Stuart's Thought for the Day 

Pause for Thought

March seems so long ago now! Here we are seven months on, still wonderingVideos about what the future might hold. So far the worst of the ‘second wave’ has hit other parts of the country harder than the south, while many European countries are also struggling under various stages of lockdown. While we’re thankful for positive news of a vaccine, it will take a long while to make an impact on everyday life for most people – and this Christmas will be nothing at all like the one we celebrated nearly a year ago. And when we finally enjoy some long-term respite from the restrictions, how much rebuilding and reconstruction might be needed before we can say we’re ‘back to normal’? At least we’re still worshipping together as a community, and as a new week beckons take a few minutes to reflect in God’s loving presence with a candle alight and a refreshing drink. 

Discouragement and hope

The priest Ezra read to the people assembled by the Water Gate from the book of God’s Law. It took him all morning, though the people paid good attention. The Levites and others helped them to understand what they were hearing and what it meant for their worship of God and their daily lives. Many of them were distressed and tearful, but Ezra and Nehemiah, who was by now their governor, told them, “God has declared this to be a special and holy day, so please stop your wailing, go on your way, and enjoy a good meal with a glass of wine. Don’t forget, the joy of the Lord is your strength. Oh, and make sure you include anyone who doesn’t have the resources for a celebration.” (from Nehemiah 8)

In our previous parish, as we set about the unlikely challenge of completely replacing all the decaying, inadequate buildings along with our Methodist friends, we often felt in tune with the people Nehemiah had led to rebuild Jerusalem and make it a vibrant centre of life and worship once again. There were many discouragements along the way, plenty of voices

questioning the sanity of the project, and energy sapped away whenever another delay crept in. Making forward progress was gruelling at times, though that threw into sharp relief the hopeful ‘good news days’, and especially the great day when the whole congregation finally entered the newly finished building for the first time. It wasn’t at all what anyone had thought of to start with, but as always with God, far better than we could have ever imagined.

Nehemiah had overseen the reconstruction of a ruined city. Few houses were habitable, it was difficult to see how economic and social life could be restored, and yet he’d continued despite all the discouragements to lead the people into a new life and future. Now they were standing in the city centre, listening to God’s law read out, and realising how far short of its standards they had fallen. If it all seemed to come from a different era, there were teachers to help people make sense of these words for this new generation, but many were distressed. So, having made sure everyone had taken on board the implications of what they’d heard, Nehemiah instructs them to stop wailing and weeping. Instead he tells them to go and enjoy a good party! “God has declared this a special day of celebration,” he announced, “so go and enjoy it together!” I’ve often failed to celebrate God’s goodness as I should have, allowing my inner Eeyore to discolour my view of the future. Celebrating God’s love and grace today doesn’t negate the difficulties that might lie ahead but gives us new strength and resolve to face them in a clearer perspective. And Nehemiah also remembers the have-nots, those who won’t have the resources to lay on a celebration meal and could easily have felt left out of the rejoicing and fun.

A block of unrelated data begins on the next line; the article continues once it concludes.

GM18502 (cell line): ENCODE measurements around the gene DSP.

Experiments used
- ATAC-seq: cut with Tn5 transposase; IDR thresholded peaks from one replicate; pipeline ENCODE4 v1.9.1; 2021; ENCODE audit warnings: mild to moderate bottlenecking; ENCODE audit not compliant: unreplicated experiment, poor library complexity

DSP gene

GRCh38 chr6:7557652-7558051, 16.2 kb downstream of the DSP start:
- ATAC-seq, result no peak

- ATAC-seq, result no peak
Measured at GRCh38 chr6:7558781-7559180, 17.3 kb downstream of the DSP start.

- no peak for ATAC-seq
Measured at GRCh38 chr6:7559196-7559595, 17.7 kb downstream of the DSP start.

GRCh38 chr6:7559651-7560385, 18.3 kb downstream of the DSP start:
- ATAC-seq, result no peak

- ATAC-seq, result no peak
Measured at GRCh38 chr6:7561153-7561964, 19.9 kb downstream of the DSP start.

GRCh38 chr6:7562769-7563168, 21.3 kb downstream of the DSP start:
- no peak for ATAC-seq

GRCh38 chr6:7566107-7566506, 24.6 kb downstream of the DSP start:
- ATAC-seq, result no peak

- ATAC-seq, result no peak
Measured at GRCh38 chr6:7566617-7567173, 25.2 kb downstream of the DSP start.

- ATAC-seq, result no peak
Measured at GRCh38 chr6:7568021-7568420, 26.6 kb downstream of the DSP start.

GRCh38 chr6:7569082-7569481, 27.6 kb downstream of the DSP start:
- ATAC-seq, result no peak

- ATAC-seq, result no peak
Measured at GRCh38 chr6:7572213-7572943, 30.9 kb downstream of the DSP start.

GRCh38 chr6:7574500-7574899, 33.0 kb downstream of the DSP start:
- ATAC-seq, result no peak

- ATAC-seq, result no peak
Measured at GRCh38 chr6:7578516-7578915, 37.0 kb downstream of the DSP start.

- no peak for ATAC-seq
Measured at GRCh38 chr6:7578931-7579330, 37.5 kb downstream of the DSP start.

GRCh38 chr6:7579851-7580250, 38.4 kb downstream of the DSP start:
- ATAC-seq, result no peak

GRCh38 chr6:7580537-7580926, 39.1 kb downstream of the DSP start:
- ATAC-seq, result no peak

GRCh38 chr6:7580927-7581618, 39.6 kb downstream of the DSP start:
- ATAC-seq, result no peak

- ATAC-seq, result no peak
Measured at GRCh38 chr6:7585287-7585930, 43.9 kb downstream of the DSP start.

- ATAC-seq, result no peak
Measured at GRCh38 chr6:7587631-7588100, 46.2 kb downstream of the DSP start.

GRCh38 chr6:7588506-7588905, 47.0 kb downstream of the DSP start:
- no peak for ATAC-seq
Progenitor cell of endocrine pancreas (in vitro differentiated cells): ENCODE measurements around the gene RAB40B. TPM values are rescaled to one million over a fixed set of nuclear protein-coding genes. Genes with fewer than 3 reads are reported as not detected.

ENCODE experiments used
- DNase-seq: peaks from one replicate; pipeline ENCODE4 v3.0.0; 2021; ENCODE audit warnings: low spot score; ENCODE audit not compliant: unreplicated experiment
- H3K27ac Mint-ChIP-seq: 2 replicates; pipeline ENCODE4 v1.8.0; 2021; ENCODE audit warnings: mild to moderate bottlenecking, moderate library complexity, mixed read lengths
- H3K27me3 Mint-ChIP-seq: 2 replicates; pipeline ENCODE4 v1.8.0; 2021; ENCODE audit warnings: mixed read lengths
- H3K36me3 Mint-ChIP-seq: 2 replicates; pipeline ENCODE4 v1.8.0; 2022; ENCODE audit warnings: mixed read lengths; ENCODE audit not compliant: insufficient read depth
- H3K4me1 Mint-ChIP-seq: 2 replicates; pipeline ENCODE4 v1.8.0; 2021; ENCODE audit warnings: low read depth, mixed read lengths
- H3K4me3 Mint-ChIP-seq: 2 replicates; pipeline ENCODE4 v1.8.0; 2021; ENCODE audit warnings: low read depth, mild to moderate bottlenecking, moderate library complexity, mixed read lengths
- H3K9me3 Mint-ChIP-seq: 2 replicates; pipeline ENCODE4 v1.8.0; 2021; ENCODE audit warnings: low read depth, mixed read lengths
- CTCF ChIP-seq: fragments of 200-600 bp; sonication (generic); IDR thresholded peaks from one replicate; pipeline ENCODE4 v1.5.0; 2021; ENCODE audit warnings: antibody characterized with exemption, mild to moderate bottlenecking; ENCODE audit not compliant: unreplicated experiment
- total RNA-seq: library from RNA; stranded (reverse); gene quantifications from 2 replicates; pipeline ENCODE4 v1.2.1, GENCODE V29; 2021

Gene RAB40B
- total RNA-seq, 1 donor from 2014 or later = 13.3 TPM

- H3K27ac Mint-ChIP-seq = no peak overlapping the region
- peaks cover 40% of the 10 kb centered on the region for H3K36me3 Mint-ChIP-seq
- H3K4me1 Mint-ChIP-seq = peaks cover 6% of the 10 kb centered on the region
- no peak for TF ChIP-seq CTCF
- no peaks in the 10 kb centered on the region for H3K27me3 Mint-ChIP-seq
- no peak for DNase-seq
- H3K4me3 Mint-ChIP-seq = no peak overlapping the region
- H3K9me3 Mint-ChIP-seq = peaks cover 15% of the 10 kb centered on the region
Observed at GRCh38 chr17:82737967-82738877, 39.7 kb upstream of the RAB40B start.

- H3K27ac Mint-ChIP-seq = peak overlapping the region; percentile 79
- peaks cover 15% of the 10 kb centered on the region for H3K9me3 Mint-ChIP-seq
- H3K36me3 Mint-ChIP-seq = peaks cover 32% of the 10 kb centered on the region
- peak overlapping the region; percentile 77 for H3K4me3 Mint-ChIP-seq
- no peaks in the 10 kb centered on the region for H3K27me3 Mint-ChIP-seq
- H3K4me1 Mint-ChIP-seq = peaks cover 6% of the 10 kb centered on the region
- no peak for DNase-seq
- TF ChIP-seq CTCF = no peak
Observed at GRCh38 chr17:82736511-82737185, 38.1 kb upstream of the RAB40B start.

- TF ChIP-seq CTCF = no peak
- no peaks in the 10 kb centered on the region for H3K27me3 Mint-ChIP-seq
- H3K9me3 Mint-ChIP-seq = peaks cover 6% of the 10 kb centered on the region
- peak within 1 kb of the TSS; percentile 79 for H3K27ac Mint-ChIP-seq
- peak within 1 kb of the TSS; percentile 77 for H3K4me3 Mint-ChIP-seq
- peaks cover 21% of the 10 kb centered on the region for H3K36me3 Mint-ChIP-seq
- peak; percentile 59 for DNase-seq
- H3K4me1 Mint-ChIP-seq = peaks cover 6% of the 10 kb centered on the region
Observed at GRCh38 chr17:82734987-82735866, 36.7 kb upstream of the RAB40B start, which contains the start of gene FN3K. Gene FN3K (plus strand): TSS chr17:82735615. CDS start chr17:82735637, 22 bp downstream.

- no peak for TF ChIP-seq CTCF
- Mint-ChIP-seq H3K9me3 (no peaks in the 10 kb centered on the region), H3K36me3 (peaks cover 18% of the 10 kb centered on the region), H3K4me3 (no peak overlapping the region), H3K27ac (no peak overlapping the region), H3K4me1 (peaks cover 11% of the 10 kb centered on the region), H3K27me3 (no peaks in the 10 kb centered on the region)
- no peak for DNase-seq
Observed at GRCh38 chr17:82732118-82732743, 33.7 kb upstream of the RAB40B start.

We may not need to reconstruct too many buildings post-pandemic, but relationships and social life have taken as much of a battering as the economy. Church communities will play their part in rebuilding joy, hope and a better future for everyone – including those at the bottom of the pile. Despite current travel restrictions we’re all still conscious of our responsibilities to the global community too, not least as climate change and our care of God’s world come to the fore again. As we work together there will be tough days, but also joyful ones when we celebrate and look forward confidently, trusting God who is always there to guide us. Whatever today’s uncertainties, we’re nearer the end of the pandemic than we were a few months ago, and the good news we can share is that as we journey with God there is always hope and a future.

Before we finish, what signs of God’s love have you seen recently? How have you been aware of God giving you strength and hope for the journey ahead? And how should we celebrate as a community the good news day that will surely come? I’m taking a few days leave this week, so will join you again next Sunday.

Prayer for today

Hope-building God, open our eyes to every sign of your love;
joy-releasing God, open our hearts to celebrate your goodness;
care-bringing God, open our lives to all who need your good news,
especially those whose resources are negligible,
as we follow the way of Jesus, our Lord and Saviour. Amen. 

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